All that thou sayest unto me I will do. —Ruth 3:5
Read Ruth 3:1-15
This scripture passage deals with a custom that might seem offensive and provocative to our modern minds. Sometimes Ruth is portrayed as a woman who sought for a man in a dubious way, but if that is also your opinion, you are mistaken. First of all, Ruth did not devise this plan, but followed the direction of her mother-in-law. Moreover, Ruth took her duty seriously: according to the laws of Israel, she was to raise a new generation on behalf of her deceased husband. For that reason, she agreed to seek for a man out of her husband’s family. She went to the threshing floor while it was dark; she would have been ashamed if someone had seen her there. People might think that she visited Boaz with impure motives, but that was not the case.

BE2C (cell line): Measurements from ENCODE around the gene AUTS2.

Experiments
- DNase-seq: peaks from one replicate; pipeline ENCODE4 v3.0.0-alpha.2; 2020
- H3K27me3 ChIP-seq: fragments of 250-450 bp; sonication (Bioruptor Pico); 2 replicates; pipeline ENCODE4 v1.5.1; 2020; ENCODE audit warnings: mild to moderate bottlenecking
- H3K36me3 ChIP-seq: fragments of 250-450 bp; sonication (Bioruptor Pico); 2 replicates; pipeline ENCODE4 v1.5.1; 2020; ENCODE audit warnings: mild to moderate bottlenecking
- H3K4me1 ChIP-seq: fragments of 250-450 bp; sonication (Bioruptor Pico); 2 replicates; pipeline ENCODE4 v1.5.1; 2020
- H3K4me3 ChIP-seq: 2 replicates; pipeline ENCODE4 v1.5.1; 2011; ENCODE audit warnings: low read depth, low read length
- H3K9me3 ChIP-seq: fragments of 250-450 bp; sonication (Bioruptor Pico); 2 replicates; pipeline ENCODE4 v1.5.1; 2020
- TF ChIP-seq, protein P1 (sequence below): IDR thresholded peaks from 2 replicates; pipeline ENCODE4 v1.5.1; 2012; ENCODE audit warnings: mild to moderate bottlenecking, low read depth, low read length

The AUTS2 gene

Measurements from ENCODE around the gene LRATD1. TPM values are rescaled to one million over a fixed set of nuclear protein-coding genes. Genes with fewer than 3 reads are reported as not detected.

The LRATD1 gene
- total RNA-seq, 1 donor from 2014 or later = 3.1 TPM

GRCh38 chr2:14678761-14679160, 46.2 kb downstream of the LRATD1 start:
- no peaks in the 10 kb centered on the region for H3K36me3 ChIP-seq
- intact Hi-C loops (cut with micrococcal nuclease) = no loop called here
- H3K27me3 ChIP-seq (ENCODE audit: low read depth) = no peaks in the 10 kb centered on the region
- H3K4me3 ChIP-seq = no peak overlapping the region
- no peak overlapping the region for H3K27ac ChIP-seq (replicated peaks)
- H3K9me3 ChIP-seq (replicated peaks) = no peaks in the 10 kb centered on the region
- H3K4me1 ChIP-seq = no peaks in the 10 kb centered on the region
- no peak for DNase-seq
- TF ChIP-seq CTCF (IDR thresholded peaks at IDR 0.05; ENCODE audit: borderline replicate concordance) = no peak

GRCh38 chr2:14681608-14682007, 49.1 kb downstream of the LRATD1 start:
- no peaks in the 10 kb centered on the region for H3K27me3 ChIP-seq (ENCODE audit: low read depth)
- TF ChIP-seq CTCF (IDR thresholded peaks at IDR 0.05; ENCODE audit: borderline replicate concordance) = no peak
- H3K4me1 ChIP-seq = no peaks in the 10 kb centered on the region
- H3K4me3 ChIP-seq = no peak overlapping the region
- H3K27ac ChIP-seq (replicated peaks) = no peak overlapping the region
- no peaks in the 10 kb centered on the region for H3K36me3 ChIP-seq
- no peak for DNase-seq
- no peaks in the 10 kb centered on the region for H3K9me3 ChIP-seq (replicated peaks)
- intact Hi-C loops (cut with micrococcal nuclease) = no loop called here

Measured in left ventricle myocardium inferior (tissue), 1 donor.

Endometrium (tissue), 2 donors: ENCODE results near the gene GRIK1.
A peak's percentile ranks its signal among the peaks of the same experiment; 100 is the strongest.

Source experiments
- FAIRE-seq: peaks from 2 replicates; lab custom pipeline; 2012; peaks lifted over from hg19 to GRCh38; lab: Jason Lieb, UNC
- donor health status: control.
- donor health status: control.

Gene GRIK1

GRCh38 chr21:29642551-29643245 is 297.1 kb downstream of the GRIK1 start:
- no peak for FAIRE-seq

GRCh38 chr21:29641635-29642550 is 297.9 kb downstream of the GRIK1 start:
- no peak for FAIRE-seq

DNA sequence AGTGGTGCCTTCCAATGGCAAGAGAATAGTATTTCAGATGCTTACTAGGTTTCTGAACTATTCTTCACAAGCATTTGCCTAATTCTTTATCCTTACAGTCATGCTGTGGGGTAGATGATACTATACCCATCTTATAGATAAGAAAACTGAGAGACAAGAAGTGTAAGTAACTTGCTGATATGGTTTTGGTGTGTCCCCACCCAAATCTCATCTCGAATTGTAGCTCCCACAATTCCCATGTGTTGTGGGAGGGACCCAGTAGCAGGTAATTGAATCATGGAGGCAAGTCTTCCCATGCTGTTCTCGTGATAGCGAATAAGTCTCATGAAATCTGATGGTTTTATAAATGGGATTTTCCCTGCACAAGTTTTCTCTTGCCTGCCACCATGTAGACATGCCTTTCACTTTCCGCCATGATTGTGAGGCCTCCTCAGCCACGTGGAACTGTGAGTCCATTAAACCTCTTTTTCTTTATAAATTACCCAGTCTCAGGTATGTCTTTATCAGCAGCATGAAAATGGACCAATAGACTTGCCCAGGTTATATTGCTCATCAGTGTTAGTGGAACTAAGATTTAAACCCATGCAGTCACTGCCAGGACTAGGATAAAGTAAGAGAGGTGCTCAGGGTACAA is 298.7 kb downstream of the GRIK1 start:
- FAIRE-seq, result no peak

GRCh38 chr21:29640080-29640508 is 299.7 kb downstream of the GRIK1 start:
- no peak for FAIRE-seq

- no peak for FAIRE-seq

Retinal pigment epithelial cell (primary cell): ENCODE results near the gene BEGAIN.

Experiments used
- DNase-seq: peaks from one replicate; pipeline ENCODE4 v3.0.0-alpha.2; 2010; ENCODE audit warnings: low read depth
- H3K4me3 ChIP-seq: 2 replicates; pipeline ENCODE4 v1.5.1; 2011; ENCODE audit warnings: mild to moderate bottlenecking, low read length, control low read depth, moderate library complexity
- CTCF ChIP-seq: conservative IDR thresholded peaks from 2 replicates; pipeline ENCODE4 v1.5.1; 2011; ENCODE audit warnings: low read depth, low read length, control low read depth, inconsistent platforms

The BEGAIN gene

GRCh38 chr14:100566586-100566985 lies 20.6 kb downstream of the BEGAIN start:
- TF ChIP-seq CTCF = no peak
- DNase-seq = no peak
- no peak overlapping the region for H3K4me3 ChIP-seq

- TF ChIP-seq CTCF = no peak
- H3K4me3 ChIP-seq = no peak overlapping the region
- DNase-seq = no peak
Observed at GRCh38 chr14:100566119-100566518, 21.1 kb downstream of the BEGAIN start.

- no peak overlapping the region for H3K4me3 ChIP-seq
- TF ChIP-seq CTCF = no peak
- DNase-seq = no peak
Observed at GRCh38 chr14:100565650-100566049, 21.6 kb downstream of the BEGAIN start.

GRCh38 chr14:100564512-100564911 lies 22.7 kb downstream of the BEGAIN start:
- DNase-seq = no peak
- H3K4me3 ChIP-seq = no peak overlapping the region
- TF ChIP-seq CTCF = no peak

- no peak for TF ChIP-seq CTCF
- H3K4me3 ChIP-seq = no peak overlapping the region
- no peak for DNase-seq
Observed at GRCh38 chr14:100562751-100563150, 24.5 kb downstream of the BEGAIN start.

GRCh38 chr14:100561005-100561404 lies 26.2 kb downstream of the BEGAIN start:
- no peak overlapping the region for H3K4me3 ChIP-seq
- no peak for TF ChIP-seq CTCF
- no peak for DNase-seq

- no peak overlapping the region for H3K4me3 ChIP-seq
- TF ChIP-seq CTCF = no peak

Ruth was ashamed to be regarded as a dishonourable woman, and took no initiative as she lay on the threshing floor. If she had improper motives, she would not have waited for Boaz to fall sleep after his daily labour before she laid herself down at his feet. After waiting until he noticed her, Ruth finally asked Boaz to be her redeemer. She also asked him to deliver her and Naomi out of their financial difficulties and to take her to be his wife. Boaz responded positively, which showed his appreciation for Ruth’s love, faithfulness, and self-sacrificing obedience on Naomi’s behalf.
What conclusions can we draw from Ruth and Boaz’s behaviour?